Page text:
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I'd think of what my mother'd said, And wonder what boy she meant! And "Who's been bad to-day?" I'd ask

Of the wind that hoarsely blew, And the voice would say in its meaningful way:

"Yooooo! Yooooo! Yoo000!"

That this was true I must allow
You'll not believe it though!
Yes, though I'm quite a model now,
I was not always so.
And if you doubt what things I say,
Suppose you make the test;
Suppose when you've been bad
some day

And up to bed you're sent away

From mother and the rest Suppose you ask, "Who has been bad?"

And then you'll hear what's true; For the wind will moan in its ruefulest tone:

"Yooooo! Yooooo! Yooooo!"

Other suitable recitations are:
Pittypat and Tippytoe,
The Naughty Doll,
Fairy and Child,

Child and Mother,

from "With Trumpet and Drum." The Duel,

Little Miss Brag,

The Ride to Bumpville, from "Love Songs of Childhood."



Dutch Lullaby. Music by Reginald de Koven in Songs of Childhood, Charles Scribner's Sons, N. Y.

Recitation (School)-The Shut-
Eye Train.

Come, my little one, with me!
There are wondrous sights to see
As the evening shadows fall;
In your pretty cap and gown,
Don't detain

The Shut-Eye Train — "Ting-a-ling"! the bell it goeth, "Toot-toot"! the whistle bloweth, And we hear the warning call: "All aboard for Shut-Eye Town"! Over hill and over plain

Soon will speed the Shut-Eye train! Through the blue where bloom the

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Heavy are your eyes, my sweet,
Weary are your little feet -
Nestle closer up to me
In your pretty cap and gown;
Don't detain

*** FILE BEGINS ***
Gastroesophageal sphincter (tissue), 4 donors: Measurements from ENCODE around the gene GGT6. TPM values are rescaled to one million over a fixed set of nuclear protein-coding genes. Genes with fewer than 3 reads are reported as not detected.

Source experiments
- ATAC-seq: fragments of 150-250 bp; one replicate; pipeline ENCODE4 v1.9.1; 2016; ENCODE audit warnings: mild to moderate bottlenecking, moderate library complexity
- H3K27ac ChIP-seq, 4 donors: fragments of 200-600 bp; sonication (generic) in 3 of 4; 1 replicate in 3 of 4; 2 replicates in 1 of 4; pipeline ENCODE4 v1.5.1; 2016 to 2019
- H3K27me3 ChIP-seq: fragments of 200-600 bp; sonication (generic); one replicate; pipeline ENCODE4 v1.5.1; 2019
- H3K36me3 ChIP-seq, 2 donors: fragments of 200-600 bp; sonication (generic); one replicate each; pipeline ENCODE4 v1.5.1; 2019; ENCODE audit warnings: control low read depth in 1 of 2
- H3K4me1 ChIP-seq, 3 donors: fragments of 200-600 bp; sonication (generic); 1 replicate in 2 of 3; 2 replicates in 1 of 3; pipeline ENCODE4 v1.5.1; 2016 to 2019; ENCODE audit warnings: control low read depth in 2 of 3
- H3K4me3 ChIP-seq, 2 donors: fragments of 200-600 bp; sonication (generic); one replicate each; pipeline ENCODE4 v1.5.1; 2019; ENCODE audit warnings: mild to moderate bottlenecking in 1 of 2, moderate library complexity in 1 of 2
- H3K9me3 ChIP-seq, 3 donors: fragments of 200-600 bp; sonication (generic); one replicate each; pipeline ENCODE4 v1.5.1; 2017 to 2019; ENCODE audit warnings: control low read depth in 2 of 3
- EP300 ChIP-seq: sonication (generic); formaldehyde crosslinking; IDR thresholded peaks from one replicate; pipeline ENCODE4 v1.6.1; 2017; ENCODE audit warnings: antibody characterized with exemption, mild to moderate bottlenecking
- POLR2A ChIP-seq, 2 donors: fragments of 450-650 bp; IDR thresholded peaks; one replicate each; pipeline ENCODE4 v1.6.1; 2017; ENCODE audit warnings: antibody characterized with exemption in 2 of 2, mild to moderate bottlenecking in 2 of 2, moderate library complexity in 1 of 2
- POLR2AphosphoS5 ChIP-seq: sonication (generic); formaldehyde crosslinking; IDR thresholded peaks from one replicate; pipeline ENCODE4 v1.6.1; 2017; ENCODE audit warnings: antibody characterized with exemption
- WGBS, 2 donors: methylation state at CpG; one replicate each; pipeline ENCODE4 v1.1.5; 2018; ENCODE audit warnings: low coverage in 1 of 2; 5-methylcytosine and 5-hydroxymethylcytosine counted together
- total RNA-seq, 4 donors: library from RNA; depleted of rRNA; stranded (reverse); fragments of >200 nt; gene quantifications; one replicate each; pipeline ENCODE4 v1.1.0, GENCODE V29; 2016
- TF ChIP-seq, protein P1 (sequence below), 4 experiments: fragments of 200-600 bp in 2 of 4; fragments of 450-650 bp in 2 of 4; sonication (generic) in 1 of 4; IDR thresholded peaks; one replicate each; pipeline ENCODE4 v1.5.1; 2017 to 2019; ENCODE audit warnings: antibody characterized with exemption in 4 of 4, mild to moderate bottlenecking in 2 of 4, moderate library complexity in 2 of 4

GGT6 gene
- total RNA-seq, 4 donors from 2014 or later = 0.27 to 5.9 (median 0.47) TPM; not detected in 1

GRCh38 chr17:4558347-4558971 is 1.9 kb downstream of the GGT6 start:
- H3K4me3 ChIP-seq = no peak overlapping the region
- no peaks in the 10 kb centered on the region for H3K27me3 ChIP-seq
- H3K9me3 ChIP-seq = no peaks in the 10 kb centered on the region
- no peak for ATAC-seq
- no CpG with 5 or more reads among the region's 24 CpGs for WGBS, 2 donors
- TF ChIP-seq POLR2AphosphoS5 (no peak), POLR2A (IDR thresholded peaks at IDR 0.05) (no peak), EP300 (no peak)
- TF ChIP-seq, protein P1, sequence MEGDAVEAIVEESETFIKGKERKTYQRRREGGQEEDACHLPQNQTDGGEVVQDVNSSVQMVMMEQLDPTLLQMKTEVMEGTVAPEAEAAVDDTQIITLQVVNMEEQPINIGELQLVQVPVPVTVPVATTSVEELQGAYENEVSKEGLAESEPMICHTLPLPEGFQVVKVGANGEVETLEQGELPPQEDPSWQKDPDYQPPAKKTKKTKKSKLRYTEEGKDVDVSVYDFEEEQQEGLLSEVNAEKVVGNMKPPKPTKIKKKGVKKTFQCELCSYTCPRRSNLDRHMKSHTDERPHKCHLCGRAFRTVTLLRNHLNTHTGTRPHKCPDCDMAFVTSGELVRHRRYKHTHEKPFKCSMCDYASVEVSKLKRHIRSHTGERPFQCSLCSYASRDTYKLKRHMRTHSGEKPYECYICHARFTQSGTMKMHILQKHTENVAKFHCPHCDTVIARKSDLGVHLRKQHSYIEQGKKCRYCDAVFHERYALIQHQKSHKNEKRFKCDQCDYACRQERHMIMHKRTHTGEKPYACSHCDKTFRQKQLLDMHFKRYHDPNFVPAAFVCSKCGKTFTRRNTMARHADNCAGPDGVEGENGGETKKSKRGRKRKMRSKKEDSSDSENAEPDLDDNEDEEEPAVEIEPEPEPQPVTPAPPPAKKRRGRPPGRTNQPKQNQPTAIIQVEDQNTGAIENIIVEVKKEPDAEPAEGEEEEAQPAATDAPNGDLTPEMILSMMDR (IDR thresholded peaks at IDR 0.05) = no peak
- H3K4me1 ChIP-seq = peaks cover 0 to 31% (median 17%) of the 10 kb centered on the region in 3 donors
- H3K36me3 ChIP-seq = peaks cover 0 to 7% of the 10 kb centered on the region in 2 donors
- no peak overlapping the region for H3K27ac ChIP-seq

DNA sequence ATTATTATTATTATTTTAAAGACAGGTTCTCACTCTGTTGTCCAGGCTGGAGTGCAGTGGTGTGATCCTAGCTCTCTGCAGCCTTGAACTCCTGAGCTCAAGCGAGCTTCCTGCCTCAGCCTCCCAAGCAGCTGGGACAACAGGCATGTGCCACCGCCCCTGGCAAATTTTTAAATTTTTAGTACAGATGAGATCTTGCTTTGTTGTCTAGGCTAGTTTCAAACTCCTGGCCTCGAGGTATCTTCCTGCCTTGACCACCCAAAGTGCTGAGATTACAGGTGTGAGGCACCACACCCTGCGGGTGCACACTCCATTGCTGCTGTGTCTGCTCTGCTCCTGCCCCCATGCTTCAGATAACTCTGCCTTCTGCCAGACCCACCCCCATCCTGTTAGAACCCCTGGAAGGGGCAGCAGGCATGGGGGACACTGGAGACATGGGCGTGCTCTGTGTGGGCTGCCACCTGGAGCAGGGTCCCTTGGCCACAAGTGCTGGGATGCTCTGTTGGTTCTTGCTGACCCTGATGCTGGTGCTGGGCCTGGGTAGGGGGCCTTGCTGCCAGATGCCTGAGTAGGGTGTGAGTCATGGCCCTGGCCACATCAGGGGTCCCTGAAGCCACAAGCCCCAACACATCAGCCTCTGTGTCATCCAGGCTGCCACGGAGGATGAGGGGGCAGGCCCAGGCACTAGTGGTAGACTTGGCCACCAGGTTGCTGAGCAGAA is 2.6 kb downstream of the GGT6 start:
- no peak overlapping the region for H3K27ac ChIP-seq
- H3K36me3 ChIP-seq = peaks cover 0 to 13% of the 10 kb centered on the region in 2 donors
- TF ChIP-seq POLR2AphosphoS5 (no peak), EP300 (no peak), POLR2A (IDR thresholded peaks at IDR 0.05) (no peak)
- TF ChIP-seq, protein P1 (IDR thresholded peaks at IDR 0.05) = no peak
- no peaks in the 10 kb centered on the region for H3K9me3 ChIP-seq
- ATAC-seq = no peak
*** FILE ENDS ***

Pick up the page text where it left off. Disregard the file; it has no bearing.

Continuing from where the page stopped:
The Shut-Eye train!
"Ting-a-ling!" the bell it goeth,
"Toot-toot!" the whistle bloweth.
Oh, the sights that we shall see!
All aboard for Shut-Eye Town!

Song (School)--Japanese Lullaby. Music by Wm. Neil, Columbus, Ohio, or by Reginald de Koven in Songs of Childhood, Chas. Scribner's Sons, N. Y.

. Recitation-Lady Button Eyes.

When the busy day is done,
And my weary little one
Rocketh gently to and fro;
When the night winds softly blow,
And the crickets in the glen
Chirp and chirp and chirp again:
When upon the haunted green
Fairies dance around their queen-
Then from yonder misty skies
Cometh Lady Button-Eyes.

Layeth she her hands upon
My dear weary little one,
And those white hands overspread
Like a veil the curly head,
Seem to fondle and caress
Every little silken tress;
Then she smooths the eyelids down
Over those two eyes of brown
In such soothing tender wise
Cometh Lady Button-Eyes.

Dearest, feel upon your brow
That caressing magic now;
For the crickets in the glen
Chirp and chirp and chirp again,
While upon the haunted green
Fairies dance around their queen,
And the moonbeams hover o'er

Plaything sleeping on the floor --
Hush, my sweet! from yonder skies
Cometh Lady Button-Eyes!

Song by the School-The Rocka-by-Lady, Music by W. W. Gilchrist in "Songs of Childhood." Scribner's Sons, New York.

WE are glad to inform our readers that Prof. Mills is recovering from a long illness, and that he will have one of his helpful arithmetic articles ready in time for the May MONTHLY.